NSS welcomes Supreme Court ruling on abortion objection case
Posted: Wed, 17 Dec 2014
The Supreme Court has overturned a ruling on the case of two Catholic midwives, upholding an appeal from the Greater Glasgow Health Board. The nurses had claimed the right not to "delegate, supervise and support" staff who were involved in abortions.
The court ruling has been welcomed by the National Secular Society, which said the ruling clarified the limits of conscientious objection in abortion treatment.
Despite neither nurse being directly involved in abortion procedures, Mary Doogan and Concepta Wood claimed that "being forced to supervise Glasgow health board staff taking part in abortions violated their human rights."
The Supreme Court has now ruled unanimously that the two nurses were not "participating" in abortions and were therefore not protected by the Abortion Act 1967's provision for "conscientious objection."
The two nurses argued that they "hold a religious belief that all human life is sacred from the moment of conception and that termination of pregnancy is a grave offence against human life."
After an extended legal battle the two nurses eventually won the right not to supervise staff who were involved in abortions, or who were providing care to patients undergoing termination of their pregnancy.
This was despite an initial ruling in which the Court of Session ruled that "nothing they [the nurses] have to do as part of their duties terminates a woman's pregnancy. They are sufficiently removed from direct involved as, it seems to me, to afford appropriate respect for and accommodation of their beliefs."
The two nurses have since pursued an extended legal battle to win a right to conscientiously object to having to "delegate, supervise and support" staff who were involved in abortion procedures. They won an appeal in April 2013 which found that "the right of conscientious objection extends not only to the actual medical or surgical termination but to the whole process of treatment given for that purpose." Following that ruling, Greater Glasgow Health Board were urged by the National Secular Society to appeal to decision.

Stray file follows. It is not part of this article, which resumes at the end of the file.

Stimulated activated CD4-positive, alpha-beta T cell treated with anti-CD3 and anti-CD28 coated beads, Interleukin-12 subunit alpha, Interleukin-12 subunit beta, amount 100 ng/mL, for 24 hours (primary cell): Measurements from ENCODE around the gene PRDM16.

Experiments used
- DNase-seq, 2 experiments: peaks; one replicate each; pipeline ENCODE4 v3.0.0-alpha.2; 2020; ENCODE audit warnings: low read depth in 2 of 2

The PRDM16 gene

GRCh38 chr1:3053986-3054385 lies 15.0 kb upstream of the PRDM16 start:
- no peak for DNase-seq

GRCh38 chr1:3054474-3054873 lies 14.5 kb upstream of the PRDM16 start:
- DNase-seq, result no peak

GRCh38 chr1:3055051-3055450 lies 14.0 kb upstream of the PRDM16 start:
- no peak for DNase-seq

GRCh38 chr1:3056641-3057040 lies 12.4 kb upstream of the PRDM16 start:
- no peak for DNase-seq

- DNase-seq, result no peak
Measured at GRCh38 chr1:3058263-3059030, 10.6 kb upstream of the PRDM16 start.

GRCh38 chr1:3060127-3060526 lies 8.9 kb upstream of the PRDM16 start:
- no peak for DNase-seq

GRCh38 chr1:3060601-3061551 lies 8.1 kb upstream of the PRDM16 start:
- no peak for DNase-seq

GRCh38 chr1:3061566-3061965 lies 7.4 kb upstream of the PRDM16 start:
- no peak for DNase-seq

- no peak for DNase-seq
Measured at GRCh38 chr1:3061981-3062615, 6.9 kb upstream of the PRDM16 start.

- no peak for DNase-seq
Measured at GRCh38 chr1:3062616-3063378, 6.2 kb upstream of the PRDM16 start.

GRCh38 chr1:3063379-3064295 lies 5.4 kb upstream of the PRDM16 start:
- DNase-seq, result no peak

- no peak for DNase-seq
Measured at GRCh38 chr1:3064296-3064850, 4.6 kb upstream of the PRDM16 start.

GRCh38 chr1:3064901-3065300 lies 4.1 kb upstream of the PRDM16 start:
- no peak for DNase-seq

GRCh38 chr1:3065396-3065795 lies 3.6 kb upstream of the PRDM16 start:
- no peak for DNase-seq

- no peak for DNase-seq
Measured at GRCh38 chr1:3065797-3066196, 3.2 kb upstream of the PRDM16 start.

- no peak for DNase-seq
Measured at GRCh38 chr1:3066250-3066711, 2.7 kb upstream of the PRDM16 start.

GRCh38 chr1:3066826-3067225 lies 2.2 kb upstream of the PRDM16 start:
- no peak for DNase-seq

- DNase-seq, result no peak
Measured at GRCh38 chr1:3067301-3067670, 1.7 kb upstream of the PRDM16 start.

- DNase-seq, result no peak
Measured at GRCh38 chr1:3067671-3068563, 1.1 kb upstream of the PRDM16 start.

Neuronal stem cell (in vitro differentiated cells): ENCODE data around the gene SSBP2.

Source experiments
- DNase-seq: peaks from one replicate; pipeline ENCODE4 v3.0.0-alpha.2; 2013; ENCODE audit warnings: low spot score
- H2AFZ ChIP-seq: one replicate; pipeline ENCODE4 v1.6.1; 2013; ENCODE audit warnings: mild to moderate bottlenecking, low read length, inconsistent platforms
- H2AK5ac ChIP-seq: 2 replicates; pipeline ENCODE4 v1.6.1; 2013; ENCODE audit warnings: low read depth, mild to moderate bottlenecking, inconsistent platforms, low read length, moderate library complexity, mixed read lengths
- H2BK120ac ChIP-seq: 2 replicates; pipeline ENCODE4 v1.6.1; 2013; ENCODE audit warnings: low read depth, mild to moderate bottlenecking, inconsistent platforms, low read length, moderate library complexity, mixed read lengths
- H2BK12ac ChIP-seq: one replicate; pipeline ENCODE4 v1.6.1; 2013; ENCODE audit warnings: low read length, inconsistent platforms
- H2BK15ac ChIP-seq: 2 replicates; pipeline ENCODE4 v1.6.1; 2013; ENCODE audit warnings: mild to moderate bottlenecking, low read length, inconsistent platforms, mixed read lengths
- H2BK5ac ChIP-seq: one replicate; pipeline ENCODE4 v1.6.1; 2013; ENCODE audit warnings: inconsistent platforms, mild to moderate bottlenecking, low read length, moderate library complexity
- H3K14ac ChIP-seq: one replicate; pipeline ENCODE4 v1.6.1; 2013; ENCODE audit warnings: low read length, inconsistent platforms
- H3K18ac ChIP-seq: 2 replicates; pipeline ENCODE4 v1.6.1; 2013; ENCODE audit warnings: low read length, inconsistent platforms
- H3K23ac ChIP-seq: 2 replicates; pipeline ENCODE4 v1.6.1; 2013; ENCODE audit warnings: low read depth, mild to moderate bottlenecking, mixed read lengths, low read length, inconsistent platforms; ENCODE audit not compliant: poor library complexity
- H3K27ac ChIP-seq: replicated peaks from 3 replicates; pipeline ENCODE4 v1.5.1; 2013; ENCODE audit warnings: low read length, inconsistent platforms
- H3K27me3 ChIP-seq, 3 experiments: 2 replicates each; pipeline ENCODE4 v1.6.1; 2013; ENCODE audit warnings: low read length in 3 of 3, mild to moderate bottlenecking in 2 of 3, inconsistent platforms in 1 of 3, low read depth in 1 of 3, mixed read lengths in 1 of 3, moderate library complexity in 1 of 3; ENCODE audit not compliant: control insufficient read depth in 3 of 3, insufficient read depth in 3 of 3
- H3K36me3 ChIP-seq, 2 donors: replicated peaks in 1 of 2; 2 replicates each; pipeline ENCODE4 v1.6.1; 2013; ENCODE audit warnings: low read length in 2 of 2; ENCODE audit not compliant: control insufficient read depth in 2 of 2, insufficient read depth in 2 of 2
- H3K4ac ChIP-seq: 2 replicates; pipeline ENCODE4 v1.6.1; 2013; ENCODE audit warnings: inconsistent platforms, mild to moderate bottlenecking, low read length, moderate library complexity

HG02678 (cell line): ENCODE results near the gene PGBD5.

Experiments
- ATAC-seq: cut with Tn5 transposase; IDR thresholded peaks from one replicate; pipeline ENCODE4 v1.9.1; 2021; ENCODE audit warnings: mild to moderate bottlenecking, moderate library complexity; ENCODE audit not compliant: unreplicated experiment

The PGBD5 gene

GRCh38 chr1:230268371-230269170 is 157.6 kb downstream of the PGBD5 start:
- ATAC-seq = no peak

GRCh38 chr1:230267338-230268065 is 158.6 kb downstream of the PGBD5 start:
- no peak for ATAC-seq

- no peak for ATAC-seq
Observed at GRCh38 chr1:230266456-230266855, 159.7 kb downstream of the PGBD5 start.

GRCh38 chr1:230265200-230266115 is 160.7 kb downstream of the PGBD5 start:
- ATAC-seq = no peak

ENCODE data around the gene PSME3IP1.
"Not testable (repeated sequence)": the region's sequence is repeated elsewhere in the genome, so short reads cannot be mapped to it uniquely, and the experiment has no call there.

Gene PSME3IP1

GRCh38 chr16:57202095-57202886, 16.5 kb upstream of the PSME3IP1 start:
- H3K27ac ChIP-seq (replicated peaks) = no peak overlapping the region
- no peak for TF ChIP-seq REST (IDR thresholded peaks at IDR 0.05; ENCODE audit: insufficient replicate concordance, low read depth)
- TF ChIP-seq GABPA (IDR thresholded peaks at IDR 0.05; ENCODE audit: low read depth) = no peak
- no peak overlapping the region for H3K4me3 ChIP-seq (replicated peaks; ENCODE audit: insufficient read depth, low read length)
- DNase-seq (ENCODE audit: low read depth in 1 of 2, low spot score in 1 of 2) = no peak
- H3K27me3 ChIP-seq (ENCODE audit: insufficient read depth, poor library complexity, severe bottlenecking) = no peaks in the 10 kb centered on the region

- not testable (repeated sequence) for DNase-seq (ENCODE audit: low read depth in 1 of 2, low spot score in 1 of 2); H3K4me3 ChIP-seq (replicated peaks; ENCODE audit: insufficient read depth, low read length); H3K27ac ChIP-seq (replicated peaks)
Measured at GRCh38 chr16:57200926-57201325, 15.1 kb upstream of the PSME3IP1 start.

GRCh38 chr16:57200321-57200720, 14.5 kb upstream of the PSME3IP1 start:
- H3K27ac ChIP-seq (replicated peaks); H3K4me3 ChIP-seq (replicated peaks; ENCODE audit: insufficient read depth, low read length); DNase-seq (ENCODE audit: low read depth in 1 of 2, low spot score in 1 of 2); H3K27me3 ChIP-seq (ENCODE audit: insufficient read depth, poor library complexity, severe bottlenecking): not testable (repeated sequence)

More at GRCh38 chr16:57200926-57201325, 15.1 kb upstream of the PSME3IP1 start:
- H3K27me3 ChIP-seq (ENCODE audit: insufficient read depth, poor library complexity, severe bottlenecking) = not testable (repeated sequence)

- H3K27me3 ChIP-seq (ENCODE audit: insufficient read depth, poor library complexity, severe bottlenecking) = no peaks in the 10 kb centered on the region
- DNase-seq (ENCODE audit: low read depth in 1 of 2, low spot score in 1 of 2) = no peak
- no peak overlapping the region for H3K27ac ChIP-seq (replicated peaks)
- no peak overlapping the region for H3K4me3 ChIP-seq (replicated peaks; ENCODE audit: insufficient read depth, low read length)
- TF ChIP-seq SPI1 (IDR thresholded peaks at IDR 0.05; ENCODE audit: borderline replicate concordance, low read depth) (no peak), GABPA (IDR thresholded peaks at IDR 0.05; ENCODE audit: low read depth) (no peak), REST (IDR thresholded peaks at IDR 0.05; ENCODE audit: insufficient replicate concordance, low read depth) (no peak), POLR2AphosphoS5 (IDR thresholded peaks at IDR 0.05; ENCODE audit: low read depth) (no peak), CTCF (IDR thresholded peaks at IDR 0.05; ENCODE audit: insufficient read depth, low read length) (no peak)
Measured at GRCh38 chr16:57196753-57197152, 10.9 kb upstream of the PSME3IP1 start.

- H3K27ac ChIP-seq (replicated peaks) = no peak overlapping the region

National Secular Society executive director, Keith Porteous Wood, said, "This vital ruling clarifies the limits of conscientious objection in abortion treatment. Had the case gone the other way it might have opened the way for the broadening of conscience clauses in many other areas of life - much to the detriment of those who don't share the religious or ethical views of those exercising their conscience."
Ann Furedi, Chief Executive of the British Pregnancy Advisory Service, said: "BPAS supports the right to refuse to work in abortion care, not least because women deserve better than being treated by those who object to their choice. But the law as it stands already provides healthcare workers with these protections."
"Extending this protection to tasks not directly related to the abortion would be the detriment of women needing to end a pregnancy and the healthcare staff committed to providing that care. There are enough barriers in the way of women who need an abortion without further obstacles being thrown in their way."
The full Supreme Court ruling is available here.
The press summary of the ruling can be found here.
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